Forsdick, Charles, Laurence Grove, and Libbie McQuillan, eds. The Francophone Bande Dessinée. Amsterdam, NL; New York, NY: Rodopi, 2005. Print.
Miller, Ann. Reading Bande Dessinée: Critical Approaches to French-Language Comic Strip. Bristol, UK; Chicago, IL: Intellect Books, 2007. Print.
The study of the Francophone bande dessinée, or so-called BD, is relatively new in Great Britain, Ireland and the United States. Published respectively in 2005 and 2007, both Reading Bande Dessinée and The Francophone Bande Dessinée are welcome additions to the growing body of academic research about French comics in the English-speaking world. Both books provide a unique space of inquiry into what has been called the Ninth Art (le 9ème Art) in France and Belgium. They are also points of intersection for students of French-language comic strips and students who study popular culture. Although very different in their scope, I highly recommend reading both books in tandem because they introduce readers to both explicit and implicit frameworks of BD scholarship. Miller’s book may be read as an extension of Forsdick, Grove and McQuillan’s edited collection because, since 2000, BD has emerged as a new object of study within French language departments abroad, and this idea is central to both books. Although Forsdick, Grove and McQuillan do not intend to present the evolution of French comics in The Francophone Bande Dessinée, their collection nonetheless gathers several key essays that account for material spanning a significant period of BD history and correlates well with Miller’s historical overview of the medium. In this comparative review, I will point to several significant essays in Forsdick, Grove and McQuillan’s collection that I deem essential to understanding further the historical, analytical and cultural sections of Miller’s study.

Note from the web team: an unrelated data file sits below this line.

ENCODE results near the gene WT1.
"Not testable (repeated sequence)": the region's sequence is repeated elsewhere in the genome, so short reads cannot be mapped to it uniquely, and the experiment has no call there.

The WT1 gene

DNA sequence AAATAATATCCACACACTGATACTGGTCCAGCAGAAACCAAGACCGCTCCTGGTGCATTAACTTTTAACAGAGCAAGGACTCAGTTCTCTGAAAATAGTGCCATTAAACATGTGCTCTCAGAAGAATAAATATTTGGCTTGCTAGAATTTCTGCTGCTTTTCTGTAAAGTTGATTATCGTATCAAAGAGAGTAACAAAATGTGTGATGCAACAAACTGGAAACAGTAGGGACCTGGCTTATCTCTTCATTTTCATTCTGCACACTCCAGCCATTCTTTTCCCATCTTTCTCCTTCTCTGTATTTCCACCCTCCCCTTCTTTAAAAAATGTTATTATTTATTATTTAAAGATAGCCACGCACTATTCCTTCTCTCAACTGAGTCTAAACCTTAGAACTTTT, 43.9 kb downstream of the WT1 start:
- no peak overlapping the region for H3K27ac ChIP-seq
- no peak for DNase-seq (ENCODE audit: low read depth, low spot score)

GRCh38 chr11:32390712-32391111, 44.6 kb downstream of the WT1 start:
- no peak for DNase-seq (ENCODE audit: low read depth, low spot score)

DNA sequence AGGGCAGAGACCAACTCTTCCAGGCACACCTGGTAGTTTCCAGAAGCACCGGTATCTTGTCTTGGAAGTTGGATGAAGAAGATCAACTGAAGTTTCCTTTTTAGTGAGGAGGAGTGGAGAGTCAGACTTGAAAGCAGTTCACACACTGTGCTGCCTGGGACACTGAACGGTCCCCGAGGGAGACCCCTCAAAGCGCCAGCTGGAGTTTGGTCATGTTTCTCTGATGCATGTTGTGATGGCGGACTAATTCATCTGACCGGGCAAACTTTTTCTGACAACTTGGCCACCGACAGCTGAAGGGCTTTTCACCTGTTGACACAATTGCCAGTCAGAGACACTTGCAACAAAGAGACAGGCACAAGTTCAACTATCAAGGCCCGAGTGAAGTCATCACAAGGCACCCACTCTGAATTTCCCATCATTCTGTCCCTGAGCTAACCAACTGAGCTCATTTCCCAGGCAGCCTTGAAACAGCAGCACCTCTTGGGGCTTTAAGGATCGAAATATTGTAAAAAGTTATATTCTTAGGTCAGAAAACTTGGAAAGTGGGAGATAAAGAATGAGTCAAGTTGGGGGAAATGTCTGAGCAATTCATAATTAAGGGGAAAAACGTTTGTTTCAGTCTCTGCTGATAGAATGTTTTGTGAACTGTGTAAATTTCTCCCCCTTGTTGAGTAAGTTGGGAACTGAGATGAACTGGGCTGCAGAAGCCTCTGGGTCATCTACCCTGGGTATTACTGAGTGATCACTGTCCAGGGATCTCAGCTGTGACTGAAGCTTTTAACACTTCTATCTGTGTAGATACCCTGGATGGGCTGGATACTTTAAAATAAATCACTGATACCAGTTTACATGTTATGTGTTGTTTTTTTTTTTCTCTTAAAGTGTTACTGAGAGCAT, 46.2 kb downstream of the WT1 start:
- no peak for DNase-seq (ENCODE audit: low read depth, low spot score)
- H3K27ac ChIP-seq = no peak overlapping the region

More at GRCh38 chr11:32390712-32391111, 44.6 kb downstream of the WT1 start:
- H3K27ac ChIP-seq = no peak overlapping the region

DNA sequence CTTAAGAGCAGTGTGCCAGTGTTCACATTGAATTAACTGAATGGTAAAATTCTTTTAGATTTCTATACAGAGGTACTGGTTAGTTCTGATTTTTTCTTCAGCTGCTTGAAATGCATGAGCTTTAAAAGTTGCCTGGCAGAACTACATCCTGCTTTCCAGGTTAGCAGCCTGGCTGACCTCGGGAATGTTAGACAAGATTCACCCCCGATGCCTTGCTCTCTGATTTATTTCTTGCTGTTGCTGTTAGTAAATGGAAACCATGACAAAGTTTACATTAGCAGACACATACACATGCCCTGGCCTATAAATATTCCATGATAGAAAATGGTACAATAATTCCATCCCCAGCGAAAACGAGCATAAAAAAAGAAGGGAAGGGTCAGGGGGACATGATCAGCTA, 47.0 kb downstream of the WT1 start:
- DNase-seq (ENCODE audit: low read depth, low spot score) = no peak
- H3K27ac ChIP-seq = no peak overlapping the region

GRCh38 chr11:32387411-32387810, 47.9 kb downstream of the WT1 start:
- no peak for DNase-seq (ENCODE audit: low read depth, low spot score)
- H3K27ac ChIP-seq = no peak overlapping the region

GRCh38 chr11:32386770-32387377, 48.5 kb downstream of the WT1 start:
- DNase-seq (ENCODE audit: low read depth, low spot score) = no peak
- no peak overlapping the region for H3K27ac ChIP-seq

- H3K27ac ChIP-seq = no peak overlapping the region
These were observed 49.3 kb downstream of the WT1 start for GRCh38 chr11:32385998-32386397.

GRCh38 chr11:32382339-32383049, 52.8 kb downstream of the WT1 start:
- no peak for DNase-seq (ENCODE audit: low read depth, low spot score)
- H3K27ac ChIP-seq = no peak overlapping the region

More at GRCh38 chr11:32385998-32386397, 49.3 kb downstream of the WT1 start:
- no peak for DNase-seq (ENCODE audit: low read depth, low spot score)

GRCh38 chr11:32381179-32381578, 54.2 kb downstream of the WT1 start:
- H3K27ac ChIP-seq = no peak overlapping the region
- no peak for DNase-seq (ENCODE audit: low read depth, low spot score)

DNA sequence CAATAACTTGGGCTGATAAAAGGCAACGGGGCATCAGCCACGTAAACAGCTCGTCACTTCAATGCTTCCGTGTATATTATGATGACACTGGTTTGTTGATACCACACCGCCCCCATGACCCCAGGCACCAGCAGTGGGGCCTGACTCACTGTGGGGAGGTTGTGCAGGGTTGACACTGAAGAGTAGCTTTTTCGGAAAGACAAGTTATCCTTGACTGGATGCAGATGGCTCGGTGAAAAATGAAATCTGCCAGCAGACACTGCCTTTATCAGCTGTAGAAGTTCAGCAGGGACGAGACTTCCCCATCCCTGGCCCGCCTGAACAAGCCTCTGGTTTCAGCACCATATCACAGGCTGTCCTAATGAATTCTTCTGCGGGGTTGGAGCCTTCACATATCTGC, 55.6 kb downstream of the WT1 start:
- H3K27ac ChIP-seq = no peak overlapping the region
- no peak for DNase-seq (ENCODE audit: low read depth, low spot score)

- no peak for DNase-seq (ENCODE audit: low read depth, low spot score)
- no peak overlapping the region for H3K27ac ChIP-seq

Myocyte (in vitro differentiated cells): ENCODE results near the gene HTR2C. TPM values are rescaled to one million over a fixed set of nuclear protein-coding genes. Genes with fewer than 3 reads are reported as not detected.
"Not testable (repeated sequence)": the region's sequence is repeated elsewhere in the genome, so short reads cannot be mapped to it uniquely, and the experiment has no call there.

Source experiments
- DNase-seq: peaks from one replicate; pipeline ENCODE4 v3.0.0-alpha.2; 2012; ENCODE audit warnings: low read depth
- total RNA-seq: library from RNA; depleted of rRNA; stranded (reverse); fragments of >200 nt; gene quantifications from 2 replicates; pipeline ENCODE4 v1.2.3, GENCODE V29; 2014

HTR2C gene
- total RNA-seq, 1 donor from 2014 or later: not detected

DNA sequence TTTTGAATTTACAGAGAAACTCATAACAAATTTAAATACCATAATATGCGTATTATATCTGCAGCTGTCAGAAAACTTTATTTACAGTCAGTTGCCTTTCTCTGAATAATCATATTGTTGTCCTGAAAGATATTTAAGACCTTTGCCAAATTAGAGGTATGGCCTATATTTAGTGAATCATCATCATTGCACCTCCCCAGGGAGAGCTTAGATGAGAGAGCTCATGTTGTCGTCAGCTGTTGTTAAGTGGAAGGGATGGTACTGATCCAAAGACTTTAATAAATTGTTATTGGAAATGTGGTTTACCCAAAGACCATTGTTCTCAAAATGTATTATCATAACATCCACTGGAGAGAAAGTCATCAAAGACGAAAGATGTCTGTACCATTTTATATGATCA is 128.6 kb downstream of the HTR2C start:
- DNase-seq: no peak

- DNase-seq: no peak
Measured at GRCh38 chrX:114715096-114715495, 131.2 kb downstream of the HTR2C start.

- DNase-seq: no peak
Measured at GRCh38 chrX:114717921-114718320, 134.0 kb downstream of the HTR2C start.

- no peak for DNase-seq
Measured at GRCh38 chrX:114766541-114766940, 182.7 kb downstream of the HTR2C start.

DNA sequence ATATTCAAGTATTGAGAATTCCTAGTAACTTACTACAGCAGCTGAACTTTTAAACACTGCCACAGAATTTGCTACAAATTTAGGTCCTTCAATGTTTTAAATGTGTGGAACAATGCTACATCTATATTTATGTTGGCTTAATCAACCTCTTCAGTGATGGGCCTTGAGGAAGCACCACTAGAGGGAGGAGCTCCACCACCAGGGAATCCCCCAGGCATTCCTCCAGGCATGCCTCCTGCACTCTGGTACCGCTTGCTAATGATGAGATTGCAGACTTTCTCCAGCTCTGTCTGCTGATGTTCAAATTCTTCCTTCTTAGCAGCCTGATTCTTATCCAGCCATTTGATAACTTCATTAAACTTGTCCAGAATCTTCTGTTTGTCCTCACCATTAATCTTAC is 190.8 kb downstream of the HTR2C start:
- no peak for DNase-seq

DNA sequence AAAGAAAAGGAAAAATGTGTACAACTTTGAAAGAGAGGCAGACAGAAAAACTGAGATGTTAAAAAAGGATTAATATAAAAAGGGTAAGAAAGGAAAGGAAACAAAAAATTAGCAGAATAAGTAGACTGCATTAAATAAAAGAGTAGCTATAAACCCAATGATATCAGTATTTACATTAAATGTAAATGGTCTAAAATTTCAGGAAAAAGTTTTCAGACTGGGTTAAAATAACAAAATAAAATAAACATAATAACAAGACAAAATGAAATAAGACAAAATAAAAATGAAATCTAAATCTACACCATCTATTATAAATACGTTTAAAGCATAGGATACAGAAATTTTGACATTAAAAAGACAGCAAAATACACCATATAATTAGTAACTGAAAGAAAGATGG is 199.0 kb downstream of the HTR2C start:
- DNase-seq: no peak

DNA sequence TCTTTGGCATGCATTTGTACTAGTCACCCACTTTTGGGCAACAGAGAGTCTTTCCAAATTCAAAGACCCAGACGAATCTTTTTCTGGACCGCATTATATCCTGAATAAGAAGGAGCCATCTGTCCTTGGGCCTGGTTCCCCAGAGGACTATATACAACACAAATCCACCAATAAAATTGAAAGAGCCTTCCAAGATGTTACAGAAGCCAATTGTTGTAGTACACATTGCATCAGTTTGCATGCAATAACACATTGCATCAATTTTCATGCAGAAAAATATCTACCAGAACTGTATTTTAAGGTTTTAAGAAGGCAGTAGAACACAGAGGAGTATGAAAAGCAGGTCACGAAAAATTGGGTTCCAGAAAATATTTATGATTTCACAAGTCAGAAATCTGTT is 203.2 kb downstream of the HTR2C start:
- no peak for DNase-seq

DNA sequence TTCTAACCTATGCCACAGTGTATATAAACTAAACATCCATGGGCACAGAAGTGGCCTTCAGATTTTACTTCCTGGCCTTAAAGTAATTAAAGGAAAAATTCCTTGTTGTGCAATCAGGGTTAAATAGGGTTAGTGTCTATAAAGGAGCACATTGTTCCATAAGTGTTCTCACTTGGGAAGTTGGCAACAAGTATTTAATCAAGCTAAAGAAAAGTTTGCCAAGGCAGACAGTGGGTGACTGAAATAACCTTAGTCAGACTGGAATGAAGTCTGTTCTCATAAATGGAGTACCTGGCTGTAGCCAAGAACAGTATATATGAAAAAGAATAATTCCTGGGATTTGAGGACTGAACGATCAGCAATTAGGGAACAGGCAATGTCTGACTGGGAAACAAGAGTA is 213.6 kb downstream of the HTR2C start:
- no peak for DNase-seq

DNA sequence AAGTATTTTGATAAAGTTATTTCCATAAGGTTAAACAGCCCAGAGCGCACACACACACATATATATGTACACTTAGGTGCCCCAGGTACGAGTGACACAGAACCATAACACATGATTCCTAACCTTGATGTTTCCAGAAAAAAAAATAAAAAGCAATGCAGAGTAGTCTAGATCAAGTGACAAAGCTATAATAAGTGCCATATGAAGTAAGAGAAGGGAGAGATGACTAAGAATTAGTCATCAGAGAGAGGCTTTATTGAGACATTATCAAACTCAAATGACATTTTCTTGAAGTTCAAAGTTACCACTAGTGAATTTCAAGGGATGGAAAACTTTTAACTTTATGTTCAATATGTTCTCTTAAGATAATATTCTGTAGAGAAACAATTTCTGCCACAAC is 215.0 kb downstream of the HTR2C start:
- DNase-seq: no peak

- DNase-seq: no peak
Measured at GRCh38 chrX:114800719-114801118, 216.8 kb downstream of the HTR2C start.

In Reading Bande Dessinée, Miller targets students studying the medium. Her book mostly deals with the many formal aspects of bande dessinée and how to apply modern critical theory to this form. Miller’s intentions are pragmatic in that she intends to reach readers with no prior knowledge of BD terminology. She thus develops a very detailed, effective range of critical frameworks applied to a broad range of case studies and, in doing so, she succeeds in highlighting the complexity of this rather challenging genre. Each chapter (there are thirteen in all) explicitly points to a methodology through which to analyze critically one or at times a series of case studies. Miller divides her book into three major parts: historical, analytical and cultural. In part I, she proceeds to explain how bande dessinée has acquired a status far surpassing that of the equivalent English-language comic strip. Miller introduces bande dessinée historically from its early inception to its present form. This first section is the most comprehensive in its range of sources. In it, Miller explores the shifting political and cultural place of BD in French society through discussions of governmental policy, social discourse and popular culture.